At first glance, the pistol shrimp might seem more Mr. Krabs than Butch Cassidy, but this small invertebrate has a power-packed punch. Sometimes overshadowed by the very powerful, very colorful mantis shrimp, it’s time that the sassy snapping shrimp gets the recognition it deserves.
Pistol shrimp, also known as snapping shrimp, are a crustacean in the family Alpheidae. Their two front claws are different sizes, with one being notably larger than the other. There are hundreds of species found all over the world, but most species are found in reefs and seagrass beds in temperate and tropical regions. They’re not very big, only reaching a few inches in size, but their large claws can grow to half its body length.
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This large claw holds the pistol shrimp’s superpower. When a pistol shrimp senses prey is nearby, it will open the top part of its big claw, allowing some water to enter a small chamber in the crook of the claw. Then, when it clamps down, the pressure from a small plunger on the top claw forces the water out of the chamber. This happens so fast that it creates bubbles. And not just any bubbles: these bubbles can speed out at 60 miles per hour, fast enough to stun or kill the prey! When the bubbles pop, it makes a “snap” sound that gives these shrimp their name.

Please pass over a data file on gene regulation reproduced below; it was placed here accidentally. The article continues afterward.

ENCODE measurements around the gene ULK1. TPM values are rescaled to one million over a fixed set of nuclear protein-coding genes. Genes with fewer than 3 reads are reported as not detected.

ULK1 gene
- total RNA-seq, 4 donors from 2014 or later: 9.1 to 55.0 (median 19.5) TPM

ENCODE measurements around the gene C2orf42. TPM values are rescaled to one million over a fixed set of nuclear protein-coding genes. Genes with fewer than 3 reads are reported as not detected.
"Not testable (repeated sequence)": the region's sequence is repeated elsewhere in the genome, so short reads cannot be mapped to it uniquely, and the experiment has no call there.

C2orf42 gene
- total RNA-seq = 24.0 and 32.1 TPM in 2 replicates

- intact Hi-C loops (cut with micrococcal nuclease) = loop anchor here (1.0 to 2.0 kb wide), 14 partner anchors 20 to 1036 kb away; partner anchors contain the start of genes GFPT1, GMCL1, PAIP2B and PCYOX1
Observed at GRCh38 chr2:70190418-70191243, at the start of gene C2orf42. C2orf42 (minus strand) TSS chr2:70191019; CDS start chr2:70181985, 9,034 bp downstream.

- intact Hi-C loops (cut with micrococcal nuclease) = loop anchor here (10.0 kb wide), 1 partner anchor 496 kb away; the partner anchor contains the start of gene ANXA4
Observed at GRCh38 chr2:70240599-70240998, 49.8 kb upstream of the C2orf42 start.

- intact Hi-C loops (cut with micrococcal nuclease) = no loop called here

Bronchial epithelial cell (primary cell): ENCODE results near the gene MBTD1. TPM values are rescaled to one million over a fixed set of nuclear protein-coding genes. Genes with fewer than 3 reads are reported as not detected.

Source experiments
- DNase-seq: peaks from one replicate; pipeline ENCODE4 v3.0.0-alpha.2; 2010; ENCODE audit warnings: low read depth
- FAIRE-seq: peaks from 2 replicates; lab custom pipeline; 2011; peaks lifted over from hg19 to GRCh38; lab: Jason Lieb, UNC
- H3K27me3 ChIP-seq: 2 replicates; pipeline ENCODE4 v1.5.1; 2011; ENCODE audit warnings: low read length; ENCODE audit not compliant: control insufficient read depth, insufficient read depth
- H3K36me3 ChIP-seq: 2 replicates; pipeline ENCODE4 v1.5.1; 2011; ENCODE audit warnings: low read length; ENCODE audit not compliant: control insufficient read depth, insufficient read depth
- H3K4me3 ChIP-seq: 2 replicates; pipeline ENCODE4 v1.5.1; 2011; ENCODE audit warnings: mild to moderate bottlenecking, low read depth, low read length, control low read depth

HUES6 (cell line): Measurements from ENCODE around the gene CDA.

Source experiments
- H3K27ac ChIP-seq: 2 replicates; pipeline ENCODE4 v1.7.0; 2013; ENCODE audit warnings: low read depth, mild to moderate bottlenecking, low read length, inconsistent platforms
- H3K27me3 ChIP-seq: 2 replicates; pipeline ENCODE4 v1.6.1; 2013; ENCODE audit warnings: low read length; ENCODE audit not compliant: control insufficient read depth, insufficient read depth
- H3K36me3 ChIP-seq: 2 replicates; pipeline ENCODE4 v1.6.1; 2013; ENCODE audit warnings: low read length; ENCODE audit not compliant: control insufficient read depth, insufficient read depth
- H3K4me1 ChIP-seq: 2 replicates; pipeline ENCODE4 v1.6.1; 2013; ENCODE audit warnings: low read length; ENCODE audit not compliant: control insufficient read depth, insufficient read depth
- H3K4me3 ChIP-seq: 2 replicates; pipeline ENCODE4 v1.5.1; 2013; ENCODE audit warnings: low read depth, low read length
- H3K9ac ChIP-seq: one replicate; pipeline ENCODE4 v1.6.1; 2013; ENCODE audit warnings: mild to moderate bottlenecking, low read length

The bubbles are loud. Like, really loud. The snap of one recently-discovered species of pistol shrimp called Synalpheus pinkfloydi (named after something else that is also loud and very cool: Pink Floyd) can reach 210 decibels. That is louder than an actual gunshot, which is around 140 – 175 decibels. You can hear them for yourself by sticking your head below the water on a reef and listening for the “snap snap snap.”
The pistol shrimp’s mighty snap comes in handy for more than just lunch. Its powerful claw can deter predators or other competitors looking to take over the shrimp’s burrow. It also makes males more attractive to the ladies—larger claws suggest they are better mates.
However, just because pistol shrimp have a big weapon doesn’t mean they can’t play nice. Some species have symbiotic relationships with other organisms, meaning they work together so one or both species benefit. Some species will share a home with gobies, a type of small fish. The goby keeps an eye out for predators while the shrimp digs their burrow, and once the burrow is finished, the goby looks for threats while they look for food. If the goby gives the signal that danger is nearby, they both scurry back to their protective home.
Mega fighting power and good teamwork skills—what else would you want for a superhero? Actually, Netflix’s new superhero movie Project Power agrees: Jamie Foxx’s character possesses the power of the pistol shrimp after taking a pill that gives animal-inspired superpowers.
Making it to pop culture mainstream? Now that is the recognition this gun-slinging crustacean deserves!